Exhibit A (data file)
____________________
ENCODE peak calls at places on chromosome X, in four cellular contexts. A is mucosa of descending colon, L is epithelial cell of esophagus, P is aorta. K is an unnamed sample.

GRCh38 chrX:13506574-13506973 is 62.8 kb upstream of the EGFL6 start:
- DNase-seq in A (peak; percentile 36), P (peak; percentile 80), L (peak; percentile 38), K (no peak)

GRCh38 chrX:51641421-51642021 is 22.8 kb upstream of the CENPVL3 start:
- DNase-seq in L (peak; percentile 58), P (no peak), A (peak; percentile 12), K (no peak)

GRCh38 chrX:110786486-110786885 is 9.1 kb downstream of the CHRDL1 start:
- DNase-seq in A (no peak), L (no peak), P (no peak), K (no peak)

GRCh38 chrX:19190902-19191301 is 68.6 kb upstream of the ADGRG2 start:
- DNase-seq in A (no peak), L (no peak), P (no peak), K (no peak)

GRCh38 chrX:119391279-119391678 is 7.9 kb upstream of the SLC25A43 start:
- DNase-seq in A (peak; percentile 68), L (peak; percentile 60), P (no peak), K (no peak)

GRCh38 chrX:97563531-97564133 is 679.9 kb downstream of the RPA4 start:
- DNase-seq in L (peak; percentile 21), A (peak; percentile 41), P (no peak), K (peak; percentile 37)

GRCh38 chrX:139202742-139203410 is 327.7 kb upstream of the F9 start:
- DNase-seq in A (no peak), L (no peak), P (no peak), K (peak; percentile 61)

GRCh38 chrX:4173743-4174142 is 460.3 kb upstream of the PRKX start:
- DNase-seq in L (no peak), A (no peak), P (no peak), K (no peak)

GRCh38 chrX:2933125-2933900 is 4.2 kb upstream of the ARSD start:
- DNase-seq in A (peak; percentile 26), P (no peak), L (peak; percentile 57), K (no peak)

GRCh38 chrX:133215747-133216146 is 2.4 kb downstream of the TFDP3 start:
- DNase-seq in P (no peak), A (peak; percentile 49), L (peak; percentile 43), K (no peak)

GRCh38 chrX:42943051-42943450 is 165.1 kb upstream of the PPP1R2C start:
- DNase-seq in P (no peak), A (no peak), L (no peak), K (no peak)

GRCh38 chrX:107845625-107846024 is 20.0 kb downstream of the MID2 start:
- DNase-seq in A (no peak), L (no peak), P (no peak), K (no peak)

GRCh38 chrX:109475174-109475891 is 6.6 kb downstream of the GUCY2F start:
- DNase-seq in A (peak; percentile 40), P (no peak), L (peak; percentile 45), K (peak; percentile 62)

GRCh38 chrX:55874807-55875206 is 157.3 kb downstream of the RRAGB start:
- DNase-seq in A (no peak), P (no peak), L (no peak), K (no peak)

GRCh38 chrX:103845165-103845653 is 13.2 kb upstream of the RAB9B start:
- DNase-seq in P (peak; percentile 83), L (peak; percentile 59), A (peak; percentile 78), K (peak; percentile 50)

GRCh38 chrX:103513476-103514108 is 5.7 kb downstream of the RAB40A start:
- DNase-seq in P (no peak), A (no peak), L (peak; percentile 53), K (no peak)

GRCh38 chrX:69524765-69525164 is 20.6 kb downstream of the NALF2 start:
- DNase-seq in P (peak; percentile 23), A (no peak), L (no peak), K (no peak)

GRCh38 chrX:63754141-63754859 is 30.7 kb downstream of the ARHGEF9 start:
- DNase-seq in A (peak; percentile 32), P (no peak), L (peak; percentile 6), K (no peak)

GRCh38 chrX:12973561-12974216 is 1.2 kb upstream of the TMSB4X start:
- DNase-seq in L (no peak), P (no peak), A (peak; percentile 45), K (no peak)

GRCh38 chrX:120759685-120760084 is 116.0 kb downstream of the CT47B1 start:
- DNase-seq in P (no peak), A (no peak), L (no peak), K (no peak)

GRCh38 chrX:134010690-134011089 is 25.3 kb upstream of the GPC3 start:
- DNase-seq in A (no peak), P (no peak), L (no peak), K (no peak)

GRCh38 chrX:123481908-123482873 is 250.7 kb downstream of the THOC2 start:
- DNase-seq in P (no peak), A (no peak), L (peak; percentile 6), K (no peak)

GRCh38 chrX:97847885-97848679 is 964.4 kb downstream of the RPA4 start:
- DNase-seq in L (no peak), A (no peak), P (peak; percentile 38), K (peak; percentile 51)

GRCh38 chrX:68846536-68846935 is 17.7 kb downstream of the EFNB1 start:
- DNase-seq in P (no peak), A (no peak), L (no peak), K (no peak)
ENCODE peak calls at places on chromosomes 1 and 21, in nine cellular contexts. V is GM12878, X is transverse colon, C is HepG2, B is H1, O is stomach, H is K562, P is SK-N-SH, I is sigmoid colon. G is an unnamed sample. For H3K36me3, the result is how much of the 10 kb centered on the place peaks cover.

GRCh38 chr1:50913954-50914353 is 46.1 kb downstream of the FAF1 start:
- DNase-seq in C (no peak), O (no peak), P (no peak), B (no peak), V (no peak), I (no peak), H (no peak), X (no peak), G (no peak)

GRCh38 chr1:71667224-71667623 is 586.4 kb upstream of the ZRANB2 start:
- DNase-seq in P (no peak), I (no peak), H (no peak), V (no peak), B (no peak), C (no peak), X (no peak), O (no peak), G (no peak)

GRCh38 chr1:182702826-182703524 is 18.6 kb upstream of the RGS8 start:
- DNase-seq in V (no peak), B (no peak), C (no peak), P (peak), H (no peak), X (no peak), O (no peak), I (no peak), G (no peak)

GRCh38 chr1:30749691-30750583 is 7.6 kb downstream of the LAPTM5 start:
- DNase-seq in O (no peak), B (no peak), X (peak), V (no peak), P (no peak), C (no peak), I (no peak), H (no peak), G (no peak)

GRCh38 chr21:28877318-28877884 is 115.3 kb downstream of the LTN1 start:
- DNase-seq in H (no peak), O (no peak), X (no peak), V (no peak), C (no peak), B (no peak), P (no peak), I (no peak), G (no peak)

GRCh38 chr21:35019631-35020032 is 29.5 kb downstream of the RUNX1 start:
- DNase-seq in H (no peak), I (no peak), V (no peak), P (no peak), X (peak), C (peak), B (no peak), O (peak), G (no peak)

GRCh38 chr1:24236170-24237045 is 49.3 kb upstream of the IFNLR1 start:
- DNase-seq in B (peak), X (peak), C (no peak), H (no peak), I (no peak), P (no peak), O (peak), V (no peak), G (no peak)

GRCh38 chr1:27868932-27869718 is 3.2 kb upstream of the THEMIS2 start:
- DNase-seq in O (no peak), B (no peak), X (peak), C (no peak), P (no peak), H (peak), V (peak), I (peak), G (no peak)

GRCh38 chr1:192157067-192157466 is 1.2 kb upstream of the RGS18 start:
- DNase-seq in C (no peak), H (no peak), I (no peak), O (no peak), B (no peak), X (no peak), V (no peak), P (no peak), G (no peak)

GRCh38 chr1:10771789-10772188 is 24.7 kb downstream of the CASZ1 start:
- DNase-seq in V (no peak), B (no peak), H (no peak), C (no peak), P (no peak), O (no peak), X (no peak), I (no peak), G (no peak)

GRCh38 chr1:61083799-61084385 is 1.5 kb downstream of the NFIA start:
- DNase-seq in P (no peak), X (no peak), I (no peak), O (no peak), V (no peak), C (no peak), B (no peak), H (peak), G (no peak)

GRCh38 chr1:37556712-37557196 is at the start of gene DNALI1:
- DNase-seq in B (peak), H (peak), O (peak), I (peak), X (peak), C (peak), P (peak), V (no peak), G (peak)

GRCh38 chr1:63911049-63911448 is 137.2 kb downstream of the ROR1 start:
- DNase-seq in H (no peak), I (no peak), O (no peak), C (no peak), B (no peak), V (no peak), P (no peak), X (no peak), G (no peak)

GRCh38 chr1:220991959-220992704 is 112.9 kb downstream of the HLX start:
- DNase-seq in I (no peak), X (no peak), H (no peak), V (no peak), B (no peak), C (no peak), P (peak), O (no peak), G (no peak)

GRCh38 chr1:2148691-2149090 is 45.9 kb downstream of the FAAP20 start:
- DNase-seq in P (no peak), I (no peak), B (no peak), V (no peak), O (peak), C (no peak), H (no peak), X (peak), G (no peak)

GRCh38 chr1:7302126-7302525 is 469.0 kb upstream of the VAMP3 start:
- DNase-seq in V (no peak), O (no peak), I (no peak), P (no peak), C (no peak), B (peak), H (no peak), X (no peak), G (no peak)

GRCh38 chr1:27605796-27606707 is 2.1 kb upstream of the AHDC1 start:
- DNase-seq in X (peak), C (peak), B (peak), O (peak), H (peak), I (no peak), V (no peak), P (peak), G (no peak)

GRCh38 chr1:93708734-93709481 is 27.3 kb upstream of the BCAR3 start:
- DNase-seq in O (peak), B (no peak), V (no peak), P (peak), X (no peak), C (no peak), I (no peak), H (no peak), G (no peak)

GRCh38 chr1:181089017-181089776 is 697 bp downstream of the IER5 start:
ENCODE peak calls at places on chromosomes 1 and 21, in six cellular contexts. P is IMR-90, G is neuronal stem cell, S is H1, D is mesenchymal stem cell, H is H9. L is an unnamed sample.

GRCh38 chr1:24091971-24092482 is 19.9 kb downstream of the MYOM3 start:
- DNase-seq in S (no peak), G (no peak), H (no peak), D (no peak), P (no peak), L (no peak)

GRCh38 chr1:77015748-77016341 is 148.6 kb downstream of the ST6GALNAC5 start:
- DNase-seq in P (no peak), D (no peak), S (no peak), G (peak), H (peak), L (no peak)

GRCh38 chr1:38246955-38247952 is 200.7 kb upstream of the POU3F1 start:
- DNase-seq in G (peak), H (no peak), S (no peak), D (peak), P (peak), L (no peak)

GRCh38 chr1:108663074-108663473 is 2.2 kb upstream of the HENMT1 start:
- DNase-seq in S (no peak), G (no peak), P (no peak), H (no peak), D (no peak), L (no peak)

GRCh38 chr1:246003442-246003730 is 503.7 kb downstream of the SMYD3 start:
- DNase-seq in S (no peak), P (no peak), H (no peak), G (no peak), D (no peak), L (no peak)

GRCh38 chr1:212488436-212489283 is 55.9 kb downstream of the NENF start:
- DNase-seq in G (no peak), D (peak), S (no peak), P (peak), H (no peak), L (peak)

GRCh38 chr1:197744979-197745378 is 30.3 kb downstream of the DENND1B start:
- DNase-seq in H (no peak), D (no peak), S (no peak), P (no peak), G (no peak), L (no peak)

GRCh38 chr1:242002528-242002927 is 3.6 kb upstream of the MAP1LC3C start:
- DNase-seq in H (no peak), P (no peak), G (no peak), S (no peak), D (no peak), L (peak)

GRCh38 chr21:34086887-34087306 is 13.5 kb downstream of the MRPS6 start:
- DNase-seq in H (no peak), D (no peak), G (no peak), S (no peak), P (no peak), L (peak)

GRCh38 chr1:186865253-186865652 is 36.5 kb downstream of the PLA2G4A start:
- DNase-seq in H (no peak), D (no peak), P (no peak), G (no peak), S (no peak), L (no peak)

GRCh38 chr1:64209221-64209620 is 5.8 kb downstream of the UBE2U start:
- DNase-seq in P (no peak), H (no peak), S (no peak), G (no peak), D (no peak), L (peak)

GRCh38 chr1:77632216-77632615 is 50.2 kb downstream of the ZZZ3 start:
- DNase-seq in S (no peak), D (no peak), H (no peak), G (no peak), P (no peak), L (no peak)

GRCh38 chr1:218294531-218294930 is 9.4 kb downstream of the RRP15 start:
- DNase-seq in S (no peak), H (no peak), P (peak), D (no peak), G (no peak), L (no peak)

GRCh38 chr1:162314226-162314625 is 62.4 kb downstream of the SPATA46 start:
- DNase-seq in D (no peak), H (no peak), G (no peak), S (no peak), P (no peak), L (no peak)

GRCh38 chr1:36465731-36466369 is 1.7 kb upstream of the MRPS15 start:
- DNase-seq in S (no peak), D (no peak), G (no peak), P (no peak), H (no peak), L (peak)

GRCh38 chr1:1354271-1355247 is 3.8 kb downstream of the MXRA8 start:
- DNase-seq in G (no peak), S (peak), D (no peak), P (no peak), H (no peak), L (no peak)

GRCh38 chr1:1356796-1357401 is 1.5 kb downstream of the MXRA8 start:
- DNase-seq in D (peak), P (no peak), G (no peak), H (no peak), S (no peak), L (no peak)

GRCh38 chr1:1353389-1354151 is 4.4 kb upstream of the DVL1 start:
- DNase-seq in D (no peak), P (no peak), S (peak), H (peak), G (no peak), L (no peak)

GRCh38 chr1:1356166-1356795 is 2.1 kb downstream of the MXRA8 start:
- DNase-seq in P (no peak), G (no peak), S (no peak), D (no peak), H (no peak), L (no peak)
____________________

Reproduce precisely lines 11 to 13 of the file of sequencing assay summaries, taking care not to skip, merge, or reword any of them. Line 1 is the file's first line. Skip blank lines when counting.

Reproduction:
- DNase-seq in A (peak; percentile 68), L (peak; percentile 60), P (no peak), K (no peak)

GRCh38 chrX:97563531-97564133 is 679.9 kb downstream of the RPA4 start:
- DNase-seq in L (peak; percentile 21), A (peak; percentile 41), P (no peak), K (peak; percentile 37)